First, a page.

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    I have not invested in ultra light gear and have never completed a long-distance thru hike. I tend to carry a somewhat hefty first aid kit and camp comfort items. I imagine my pack weight is on the average/heavier side of non-ultralight or thru hikers. I like what Tom said about hiking to camp as opposed to camping to hike.

    If camping to hike in the summer, my base weight is 27 lbs. Add 4 lbs of water weight and roughly 1.5lb food/day. So for a 1 night overnight trip, I shoot to be under 35lbs.

    If hiking to camp, which usually includes fly-fishing gear and other camp comfort items, my base weight goes up significantly and I'm in the 40-45lb range total depending on number of days out (food weight). These trips also are usually on much flatter terrain.

    I usually move around 2mi/hr with backpacking weight whereas with a day pack I expect to move in the 2.5-3mi/hr range.
    Last edited by Kyle D; 06-07-2021 at 01:39 PM.

  8. #8
    Senior Member DayTrip's Avatar
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    I've done several multi day trips this year in addition to some overnights and for the "shoulder to shoulder season" I'm generally 24-26 lbs before water weight and food. For water I carry a 1L and a 0.5L Nalgene (which is my cooking measuring cup/coffee cup) and filter as a I go. I carry a 4L MSR Dromedary bag on hikes where I'll be up high on a ridge and/or water is an issue and I'll need to carry it. My food weight is usually around 1.5 lbs per day.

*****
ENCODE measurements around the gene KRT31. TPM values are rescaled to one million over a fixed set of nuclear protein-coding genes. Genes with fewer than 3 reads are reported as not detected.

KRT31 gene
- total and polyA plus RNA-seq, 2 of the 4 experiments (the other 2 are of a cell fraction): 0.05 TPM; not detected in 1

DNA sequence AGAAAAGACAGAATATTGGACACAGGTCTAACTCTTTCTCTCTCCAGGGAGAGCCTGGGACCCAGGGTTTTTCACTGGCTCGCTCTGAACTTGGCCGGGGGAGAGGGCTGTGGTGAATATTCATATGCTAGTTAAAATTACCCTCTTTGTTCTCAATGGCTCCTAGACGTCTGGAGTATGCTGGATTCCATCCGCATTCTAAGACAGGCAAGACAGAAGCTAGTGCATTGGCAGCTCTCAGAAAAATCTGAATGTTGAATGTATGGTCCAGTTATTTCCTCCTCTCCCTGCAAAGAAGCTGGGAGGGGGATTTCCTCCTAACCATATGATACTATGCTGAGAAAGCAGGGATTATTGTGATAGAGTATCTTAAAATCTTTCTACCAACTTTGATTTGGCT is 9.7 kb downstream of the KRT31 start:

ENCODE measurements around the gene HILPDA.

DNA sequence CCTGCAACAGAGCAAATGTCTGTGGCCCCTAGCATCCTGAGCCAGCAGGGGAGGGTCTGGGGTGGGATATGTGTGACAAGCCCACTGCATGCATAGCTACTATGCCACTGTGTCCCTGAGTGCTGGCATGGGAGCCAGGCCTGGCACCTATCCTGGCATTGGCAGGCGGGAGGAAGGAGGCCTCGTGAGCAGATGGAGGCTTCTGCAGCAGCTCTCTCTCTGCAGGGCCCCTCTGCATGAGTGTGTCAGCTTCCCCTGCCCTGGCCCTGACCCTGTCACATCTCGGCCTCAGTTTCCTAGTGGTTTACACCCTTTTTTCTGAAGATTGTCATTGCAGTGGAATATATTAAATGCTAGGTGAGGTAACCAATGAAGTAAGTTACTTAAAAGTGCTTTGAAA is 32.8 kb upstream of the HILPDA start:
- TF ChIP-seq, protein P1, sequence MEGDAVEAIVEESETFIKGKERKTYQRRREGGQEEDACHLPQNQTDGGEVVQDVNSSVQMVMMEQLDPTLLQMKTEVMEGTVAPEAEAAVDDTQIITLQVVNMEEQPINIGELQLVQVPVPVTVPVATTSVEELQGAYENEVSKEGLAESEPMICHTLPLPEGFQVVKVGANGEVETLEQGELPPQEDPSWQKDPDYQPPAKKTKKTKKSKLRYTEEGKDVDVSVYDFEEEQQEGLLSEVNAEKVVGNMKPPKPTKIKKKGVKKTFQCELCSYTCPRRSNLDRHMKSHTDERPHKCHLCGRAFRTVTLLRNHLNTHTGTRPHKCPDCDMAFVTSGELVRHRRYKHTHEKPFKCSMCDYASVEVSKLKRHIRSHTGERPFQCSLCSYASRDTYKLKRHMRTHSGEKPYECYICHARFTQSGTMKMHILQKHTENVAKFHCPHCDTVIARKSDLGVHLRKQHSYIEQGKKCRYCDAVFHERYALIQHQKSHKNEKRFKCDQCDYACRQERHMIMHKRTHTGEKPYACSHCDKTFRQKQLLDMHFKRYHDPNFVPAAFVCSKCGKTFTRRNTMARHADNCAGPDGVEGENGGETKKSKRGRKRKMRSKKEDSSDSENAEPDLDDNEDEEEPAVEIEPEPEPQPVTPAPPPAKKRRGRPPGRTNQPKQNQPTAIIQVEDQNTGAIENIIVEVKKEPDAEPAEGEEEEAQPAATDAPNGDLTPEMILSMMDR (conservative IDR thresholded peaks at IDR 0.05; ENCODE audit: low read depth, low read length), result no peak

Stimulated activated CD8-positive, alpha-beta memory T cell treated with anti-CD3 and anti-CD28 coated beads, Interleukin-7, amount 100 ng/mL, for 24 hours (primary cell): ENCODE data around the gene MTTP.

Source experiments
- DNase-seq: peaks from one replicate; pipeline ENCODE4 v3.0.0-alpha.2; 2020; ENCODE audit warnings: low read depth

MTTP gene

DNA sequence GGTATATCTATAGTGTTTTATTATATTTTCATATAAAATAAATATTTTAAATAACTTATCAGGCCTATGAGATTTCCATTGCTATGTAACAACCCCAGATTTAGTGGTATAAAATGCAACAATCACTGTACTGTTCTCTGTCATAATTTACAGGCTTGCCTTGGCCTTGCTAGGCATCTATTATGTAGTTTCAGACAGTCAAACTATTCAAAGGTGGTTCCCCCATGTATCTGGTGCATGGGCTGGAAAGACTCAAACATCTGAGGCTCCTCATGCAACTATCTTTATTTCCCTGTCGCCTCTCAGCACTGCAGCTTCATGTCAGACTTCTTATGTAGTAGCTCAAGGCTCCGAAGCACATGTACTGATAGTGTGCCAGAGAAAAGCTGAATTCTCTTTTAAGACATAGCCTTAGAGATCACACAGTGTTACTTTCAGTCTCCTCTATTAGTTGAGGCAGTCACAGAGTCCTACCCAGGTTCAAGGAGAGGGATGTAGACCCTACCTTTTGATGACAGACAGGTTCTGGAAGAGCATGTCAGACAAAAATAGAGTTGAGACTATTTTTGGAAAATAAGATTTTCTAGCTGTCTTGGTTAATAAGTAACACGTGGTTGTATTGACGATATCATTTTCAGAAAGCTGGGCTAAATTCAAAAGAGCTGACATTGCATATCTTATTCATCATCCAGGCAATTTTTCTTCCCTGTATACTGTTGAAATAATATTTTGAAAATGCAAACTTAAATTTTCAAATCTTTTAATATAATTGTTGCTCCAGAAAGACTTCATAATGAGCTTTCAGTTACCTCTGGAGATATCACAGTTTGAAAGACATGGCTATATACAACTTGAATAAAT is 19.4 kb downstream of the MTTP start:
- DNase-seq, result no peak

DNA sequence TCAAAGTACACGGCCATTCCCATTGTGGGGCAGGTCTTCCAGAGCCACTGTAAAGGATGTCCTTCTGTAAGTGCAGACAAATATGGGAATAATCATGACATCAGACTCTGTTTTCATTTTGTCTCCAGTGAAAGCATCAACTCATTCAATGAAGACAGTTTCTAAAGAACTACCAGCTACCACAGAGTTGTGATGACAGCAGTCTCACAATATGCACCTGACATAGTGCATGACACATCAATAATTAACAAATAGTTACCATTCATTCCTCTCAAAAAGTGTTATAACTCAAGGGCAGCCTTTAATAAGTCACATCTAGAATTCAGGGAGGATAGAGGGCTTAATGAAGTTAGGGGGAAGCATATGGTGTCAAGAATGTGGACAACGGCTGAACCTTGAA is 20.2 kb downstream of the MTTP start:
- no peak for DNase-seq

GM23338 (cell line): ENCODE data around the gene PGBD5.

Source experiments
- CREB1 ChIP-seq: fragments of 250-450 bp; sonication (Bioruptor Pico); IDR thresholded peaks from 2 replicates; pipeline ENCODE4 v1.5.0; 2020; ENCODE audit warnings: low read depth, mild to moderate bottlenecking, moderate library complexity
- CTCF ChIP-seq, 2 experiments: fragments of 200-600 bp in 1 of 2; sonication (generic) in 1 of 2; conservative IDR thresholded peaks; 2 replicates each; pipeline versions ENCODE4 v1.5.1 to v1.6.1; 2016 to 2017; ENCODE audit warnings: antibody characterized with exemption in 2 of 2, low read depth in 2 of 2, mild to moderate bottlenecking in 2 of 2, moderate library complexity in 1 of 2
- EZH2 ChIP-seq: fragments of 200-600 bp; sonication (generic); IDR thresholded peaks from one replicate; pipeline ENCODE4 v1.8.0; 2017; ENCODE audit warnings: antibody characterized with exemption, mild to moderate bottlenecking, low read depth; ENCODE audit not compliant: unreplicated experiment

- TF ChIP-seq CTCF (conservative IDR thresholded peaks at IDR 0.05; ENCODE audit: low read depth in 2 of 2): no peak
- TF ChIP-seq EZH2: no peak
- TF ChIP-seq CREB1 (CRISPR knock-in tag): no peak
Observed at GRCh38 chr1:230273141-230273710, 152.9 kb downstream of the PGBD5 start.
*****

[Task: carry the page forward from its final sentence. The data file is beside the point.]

Like many others here I have no interest in being ultralight. I'm 50 now so I'm willing to carry heavier items that meet my needs for comfort in certain circumstances. I know my sleeping pad is much heavier than it could be, my water filter (6L gravity bag set up) weighs a lot more than a Sawyer (but is sooooo convenient) and I have various electronic accessories and medical stuff I'm sure many people don't bother with. I rarely pack a "standard" set up like I did when I started backpacking and now highly customize what I bring depending on time of year, number of days, etc. There are an awful lot of things which you really don't need for a 1-2 night trip that you may be used to carrying if you're still in "thru hiker mode".

    If you're trying to save some weight and make some changes go with the obvious and look at your "big four": shelter, backpack, sleeping bag/quilt and sleeping pad. About 3 years ago I swapped out my backpack, sleeping bag and shelter and dropped about 8 lbs on my base weight. If I had to pick any one thing it would be the backpack itself. The mass market companies like Osprey and others are often really heavy. They're well made, feature rich and comfortable but you pay for all that comfort in ounces. My original overnight backpack weighed 6.6 lbs. My new one weighs 2.8 lbs and is just as comfortable and actually has more room. I recently made the change to a quilt as well and am very pleased with the move and weight savings.